The Student News Site of St. Mark's School of Texas


St. Mark's School of Texas
10600 Preston Road Dallas, TX 75230
The Student News Site of St. Mark's School of Texas


The Student News Site of St. Mark's School of Texas


Seniors and buddies to visit Dallas Zoo May 20

Senior class sponsor Bryan Boucher explains the value of the longstanding tradition of seniors visiting the Dallas Zoo with their senior buddies, while 12-year Marksman Preston Ghafar recounts his own experience visiting zoo as a first-grader.

It’s been 12 years since senior Preston Ghafar went to the Dallas Zoo with his senior buddy. 12 years since his senior buddy bought him a blue snake plushie from the gift shop. And 12 years since his grandmother, terrified by the stuffed animal, threw it in the trash.

On May 20, nearly 12 years later, Ghafar will find himself back at the Dallas Zoo for the annual senior and first grader zoo trip. Held every year since before Ghafar can remember, the trip is a school tradition that will continue long after he is gone.

But for many, the trip is more than just a tradition. The trip isn’t just another random excursion on a humid May afternoon done for the sake of tradition; instead, it’s the last chance for first-graders and seniors to connect with and say goodbye to their buddies before they leave.

“The one thing I remember with my senior buddy was that zoo trip with him,” Ghafar said. “This year has been something special. You used to be that buddy that went on (a senior’s) shoulders, but now you’re the one carrying him.”

Having first-hand experience, Head of Lower School Marion Glorioso-Kirby understands the importance of the senior buddy program, and she believes that its value stretches beyond just St. Mark’s.

“I’ve got two Lower School boys myself, and their relationship with their senior buddy matters so much,” Glorioso-Kirby said. “It helps (the lower schoolers) feel like they’ve got a friend who they can not only look up to but can also trust, and (the seniors) get a lot out of having a connection with someone younger. That’s a life skill for a senior, and it’s a relationship that matters for both the little guy and the big guy.”

Moreover, senior class sponsor Bryan Boucher believes that the close relationships enables the seniors to leave a legacy that will last long after they’re gone.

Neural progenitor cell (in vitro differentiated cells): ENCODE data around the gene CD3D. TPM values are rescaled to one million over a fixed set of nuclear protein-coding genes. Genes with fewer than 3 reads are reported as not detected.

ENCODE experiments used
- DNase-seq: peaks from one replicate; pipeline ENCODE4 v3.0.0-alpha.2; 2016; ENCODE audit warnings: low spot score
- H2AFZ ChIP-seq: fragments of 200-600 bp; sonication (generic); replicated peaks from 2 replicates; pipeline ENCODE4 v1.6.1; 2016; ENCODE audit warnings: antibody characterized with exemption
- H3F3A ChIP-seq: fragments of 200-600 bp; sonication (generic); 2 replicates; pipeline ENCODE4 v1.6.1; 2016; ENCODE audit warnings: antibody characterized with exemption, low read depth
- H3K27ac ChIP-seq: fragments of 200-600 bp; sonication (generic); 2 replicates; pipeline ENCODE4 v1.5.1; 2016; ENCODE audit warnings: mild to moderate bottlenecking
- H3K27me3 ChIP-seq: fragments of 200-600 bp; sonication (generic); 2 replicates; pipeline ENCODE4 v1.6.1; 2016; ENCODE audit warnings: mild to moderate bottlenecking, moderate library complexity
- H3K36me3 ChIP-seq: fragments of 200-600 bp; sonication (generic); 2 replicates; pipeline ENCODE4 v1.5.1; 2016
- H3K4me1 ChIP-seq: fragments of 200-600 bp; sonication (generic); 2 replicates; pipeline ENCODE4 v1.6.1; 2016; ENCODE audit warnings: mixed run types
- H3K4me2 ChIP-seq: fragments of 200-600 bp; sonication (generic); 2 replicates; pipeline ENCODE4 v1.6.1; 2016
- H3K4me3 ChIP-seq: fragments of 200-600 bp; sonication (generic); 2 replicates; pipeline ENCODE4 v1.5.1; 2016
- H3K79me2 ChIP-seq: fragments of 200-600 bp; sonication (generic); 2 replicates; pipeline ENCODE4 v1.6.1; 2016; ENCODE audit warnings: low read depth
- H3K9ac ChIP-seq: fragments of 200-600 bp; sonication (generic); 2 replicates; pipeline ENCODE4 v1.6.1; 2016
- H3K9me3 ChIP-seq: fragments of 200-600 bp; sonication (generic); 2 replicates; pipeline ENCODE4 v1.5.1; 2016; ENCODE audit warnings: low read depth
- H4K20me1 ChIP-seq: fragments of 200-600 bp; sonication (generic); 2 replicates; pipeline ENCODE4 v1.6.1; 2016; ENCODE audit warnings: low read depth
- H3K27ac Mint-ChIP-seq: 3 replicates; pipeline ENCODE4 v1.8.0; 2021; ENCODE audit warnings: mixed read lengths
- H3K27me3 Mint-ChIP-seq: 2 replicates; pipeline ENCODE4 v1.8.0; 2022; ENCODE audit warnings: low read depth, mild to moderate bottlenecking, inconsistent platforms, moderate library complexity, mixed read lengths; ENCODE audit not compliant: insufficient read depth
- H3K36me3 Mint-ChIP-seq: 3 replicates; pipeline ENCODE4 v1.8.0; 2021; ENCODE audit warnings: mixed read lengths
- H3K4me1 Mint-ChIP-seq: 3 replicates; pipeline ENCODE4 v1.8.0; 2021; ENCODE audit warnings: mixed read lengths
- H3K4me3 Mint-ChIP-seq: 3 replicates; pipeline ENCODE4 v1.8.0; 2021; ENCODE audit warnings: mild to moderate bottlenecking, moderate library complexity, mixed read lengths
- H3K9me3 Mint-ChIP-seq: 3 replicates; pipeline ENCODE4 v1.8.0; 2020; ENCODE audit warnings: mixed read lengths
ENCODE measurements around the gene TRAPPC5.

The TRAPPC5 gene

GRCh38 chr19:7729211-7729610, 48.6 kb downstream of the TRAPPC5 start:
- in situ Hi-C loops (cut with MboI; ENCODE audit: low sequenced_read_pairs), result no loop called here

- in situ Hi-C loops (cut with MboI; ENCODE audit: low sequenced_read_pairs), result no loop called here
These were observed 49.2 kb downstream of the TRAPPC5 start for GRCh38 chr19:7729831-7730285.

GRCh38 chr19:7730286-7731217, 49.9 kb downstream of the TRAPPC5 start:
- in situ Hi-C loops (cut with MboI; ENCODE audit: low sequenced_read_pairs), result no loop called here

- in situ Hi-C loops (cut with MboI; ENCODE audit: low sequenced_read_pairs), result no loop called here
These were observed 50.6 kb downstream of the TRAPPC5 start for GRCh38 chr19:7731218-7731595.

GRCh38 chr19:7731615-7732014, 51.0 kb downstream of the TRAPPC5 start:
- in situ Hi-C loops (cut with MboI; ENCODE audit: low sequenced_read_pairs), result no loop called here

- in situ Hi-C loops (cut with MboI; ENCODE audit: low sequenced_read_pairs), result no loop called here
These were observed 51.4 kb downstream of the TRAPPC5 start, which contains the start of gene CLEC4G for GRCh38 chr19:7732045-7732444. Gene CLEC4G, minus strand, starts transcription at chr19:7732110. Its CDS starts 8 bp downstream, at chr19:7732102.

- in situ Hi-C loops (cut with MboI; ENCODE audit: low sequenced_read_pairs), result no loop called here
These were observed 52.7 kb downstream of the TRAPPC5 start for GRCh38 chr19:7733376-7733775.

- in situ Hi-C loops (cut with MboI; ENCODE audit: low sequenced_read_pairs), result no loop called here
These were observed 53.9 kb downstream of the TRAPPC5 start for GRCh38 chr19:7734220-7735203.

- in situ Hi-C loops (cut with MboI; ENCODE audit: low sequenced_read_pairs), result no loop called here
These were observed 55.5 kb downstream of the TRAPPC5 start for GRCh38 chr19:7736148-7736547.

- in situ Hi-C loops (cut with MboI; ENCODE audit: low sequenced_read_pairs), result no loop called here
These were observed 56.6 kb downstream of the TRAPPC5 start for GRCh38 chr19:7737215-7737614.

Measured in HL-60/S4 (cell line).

“This is that opportunity for the seniors to really have a tangible effect on someone that’s going to be here for a long time,” Boucher said. “You can talk to many seniors who have been here since first grade, and they can tell you who their senior buddy was when they were in the first grade twelve years ago so that clearly had some impact on them.”

Seniors often go out of their way to spend time with their little buddies and make an effort to connect with them during their busy schedules, a notion that Boucher believes highlights the unique connection that is formed.

“These seniors have been really excited to see and engage in activities with their lower school buddies, which doesn’t happen every year,” Boucher said. “We’ve had a lot of seniors this year that have individually spent time with the lower school buddies, and that means the world to a second grader. I’ll watch the seniors interact with their lower buddies and talk to them after, and they’ll have a great, big smile on their face. I think it’s a really important part of being a blue shirt, regardless of whether you went to Lower School here.”

Ghafar has spent a portion of his hard-to-find downtime with his little buddy, and he’s come to find that his little buddy has become more than just another kid at St. Mark’s: he’s become like family.

“We made the trip to go see (my buddy’s) championship baseball game,” Ghafar said. “Even though they lost, we were just glad to be there with them and cheer them on, and you could just see their faces smile. He feels like a little brother, and it just felt like the right thing to do — to be there for him and cheer him on.”

Boucher believes that through engaging with and caring for a Lower School buddy, seniors learn what it’s like to truly embody manhood, a virtue that’s often praised at St. Mark’s.

“When seniors can’t be at an event, the level that they’ll go to to make sure their buddy is cared for is really great to see,” Boucher said. “The line we often say around here is that boys are cared for and men care for others, and that’s a great example of boys becoming men.”

In what will seem like an instant, Ghafar, along with his 95 peers who make up the class of 2024, will hang up their blue shirts in exchange for white tuxedos for Commencement.

And, although they may no longer play football on the quad or lead pep rallies, they will live on through those they cared about and those they led as good men.

“It’s a whole brotherhood here,” Ghafar said. “Twelve years seems like so long ago, but it feels like yesterday. My time here is almost over, so being able to pass on a little experience to (my buddy) and help him on his way makes me feel good.”

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